Coinciding with the positive shift in values of financial stock prices was a sharp correction by the commodities and the natural resource stocks. The price of oil fell $20 to $126 per barrel, which in turn sent the energy stocks reeling to a 15% decline for the month of July. Oil prices have still risen 30% for 2008, but interestingly, energy stocks, including the recent correction, have now posted a negative return of 5.7% for 2008. Stock prices of energy-related corporations and the actual energy prices on the commodity markets don’t necessarily have a perfect correlation, but it would seem that energy stocks could be attractively priced compared to an investment directly in the corresponding commodities.

Other sectors standing out during the month of July were the homebuilders (up 6.33%), REIT’s (up 2.62%) and Healthcare stocks (gaining 5.13%). Healthcare, as a group, has performed well compared to the market this year, particularly over the past several months when that sector gained 2.61% versus a decline in the S&P 500 of 8.5%. This is a marked change for healthcare stocks, which have been relatively out of favor for several years. Healthcare stocks traditionally have been seen as a less economically sensitive sector which investors would gravitate towards when the economy wavered.

The government reported that the GDP for the 2nd quarter grew at an annualized rate of 1.9%. While the figure was slightly less than the experts’ most recent expectations, it was still a fairly strong reading compared to many of the forecasts at the beginning of the year. One attribute cited by economists was trade figures, specifically growth in exports and a reduction in imports which, combined, added 2.42% to the overall rate of economic growth. The tax rebate checks also provided a positive impact as consumer spending increased at a 1.5% rate in the second quarter of 2008.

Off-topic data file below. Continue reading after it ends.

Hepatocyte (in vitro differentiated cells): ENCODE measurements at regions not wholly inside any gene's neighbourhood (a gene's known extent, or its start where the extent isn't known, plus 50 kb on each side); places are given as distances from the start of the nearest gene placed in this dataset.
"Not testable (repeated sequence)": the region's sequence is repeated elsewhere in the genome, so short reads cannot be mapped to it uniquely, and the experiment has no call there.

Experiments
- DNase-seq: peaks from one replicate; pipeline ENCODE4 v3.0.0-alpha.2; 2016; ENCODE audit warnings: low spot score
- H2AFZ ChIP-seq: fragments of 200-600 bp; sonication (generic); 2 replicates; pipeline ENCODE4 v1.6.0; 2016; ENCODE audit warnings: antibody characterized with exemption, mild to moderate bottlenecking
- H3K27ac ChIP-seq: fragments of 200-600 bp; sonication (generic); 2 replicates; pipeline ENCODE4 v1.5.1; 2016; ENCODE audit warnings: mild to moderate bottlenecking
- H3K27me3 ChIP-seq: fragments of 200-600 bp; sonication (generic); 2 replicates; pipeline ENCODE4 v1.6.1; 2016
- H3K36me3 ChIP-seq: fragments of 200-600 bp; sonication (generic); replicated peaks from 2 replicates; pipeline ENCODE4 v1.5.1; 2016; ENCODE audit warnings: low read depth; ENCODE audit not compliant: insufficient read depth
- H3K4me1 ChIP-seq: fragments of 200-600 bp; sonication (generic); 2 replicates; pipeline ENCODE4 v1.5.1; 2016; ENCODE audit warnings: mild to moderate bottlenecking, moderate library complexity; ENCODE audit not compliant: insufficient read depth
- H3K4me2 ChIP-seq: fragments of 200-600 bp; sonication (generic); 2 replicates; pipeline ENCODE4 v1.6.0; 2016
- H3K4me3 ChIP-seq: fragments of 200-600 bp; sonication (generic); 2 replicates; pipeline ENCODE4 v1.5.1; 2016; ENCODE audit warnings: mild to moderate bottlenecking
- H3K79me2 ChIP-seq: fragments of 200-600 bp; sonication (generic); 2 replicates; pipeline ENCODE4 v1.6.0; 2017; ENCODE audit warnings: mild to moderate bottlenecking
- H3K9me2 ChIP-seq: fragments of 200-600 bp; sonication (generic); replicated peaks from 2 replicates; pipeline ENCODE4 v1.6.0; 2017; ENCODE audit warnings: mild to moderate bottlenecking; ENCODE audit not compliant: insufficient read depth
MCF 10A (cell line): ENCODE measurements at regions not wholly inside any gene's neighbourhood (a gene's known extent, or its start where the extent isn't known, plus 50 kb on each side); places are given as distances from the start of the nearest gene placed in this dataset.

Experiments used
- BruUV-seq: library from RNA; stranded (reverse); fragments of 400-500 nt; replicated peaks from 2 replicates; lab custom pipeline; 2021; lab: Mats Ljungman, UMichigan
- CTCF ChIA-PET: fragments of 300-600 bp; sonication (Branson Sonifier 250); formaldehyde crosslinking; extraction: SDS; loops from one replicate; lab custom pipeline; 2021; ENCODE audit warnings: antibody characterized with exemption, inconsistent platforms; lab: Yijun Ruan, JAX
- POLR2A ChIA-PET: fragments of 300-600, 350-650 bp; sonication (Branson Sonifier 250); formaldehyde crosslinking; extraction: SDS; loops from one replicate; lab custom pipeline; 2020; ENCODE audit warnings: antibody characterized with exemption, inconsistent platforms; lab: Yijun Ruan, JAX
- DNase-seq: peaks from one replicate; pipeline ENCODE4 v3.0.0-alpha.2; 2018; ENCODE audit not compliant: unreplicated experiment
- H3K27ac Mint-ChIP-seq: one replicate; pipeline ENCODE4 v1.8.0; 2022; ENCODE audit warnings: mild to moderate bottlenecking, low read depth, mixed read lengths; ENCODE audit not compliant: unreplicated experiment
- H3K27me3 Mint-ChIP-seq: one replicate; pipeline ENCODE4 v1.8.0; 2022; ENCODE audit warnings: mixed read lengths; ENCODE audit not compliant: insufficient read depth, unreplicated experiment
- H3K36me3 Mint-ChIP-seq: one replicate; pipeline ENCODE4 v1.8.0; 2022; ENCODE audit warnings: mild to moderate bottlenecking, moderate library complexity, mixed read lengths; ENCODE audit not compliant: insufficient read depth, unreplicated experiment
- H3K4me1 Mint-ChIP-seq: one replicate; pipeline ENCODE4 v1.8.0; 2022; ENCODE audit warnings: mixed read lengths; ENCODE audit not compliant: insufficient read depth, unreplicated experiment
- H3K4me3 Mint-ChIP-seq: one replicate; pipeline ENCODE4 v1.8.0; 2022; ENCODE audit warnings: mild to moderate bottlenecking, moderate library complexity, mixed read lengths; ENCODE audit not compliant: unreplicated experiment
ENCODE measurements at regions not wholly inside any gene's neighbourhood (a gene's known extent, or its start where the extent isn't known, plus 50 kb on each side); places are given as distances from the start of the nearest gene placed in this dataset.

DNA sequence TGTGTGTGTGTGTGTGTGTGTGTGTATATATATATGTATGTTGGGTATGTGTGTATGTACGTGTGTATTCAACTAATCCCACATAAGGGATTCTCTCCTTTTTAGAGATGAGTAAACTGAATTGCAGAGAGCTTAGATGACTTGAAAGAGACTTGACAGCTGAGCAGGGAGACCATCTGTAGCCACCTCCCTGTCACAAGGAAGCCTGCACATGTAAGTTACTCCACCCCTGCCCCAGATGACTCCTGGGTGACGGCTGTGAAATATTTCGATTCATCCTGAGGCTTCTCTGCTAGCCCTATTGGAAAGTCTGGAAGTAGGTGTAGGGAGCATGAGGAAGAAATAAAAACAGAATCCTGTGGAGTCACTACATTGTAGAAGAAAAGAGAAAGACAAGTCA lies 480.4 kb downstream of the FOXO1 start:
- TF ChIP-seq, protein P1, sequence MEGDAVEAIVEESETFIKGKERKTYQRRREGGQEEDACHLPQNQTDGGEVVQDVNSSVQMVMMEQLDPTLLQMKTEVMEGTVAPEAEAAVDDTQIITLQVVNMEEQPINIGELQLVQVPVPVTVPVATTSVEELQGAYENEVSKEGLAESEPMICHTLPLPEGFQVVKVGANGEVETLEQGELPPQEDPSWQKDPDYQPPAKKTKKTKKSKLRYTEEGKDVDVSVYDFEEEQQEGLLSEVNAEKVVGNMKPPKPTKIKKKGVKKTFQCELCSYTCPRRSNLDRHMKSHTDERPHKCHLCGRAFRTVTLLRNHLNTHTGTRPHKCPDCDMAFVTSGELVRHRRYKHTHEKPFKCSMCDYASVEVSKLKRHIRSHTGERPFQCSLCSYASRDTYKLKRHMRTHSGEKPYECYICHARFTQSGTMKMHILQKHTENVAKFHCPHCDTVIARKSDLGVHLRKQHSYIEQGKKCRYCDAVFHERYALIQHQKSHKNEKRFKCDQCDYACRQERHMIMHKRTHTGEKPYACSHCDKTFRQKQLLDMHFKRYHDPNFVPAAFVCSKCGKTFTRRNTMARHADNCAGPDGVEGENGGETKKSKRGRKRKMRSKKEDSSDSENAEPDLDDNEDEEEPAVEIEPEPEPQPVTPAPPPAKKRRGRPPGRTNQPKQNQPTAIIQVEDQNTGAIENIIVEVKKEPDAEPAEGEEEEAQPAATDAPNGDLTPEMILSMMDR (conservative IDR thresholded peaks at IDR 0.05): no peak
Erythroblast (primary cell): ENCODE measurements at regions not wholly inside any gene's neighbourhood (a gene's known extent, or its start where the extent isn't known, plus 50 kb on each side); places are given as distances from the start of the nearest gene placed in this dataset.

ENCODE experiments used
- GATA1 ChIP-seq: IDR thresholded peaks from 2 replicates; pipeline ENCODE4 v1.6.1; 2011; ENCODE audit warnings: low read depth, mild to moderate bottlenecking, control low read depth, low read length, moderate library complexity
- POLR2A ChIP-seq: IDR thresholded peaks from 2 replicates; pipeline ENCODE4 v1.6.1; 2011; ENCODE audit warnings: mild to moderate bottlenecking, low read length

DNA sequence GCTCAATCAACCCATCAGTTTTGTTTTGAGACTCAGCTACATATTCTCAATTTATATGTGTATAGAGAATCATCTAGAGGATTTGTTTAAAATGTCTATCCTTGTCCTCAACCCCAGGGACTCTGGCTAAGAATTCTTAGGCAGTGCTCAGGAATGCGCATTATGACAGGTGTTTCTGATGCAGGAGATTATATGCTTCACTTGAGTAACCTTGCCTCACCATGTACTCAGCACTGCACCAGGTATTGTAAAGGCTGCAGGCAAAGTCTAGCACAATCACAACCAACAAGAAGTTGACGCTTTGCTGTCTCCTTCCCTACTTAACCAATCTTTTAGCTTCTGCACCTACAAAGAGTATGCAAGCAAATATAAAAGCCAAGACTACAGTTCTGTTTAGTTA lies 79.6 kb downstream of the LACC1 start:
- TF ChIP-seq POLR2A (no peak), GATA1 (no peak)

The stock market did not react favorably as the GDP data was released in part because the expectations of 2.3% growth were not met. Another common complaint of economists is that the trade improvements and gains from the government stimulus plan may not be sustainable. Some have opined that increased government spending on infrastructure projects as opposed to the tax rebates may have a longer lasting effect as jobs are created. Any additional government projects are always controversial as many opponents would rather return tax dollars to hard working Americans as, in their view, a more equitable way to stimulate the economy.

We find it difficult to find many negatives with the growth of the economy considering the challenging environment for the U.S. economy. Given that home prices have declined 15% over the past year, the problems pervading the financial institutions and historically high energy prices most would have suggested sharply lower economic activity, not growth. Economists have often pointed to any one of these singular issues as a recessionary instigator. The fact that the economy could grow, albeit at a slower rate than preferred, is somewhat remarkable. When and if the housing market and energy prices stabilize the outlook should immediately become more favorable for the economy and investors.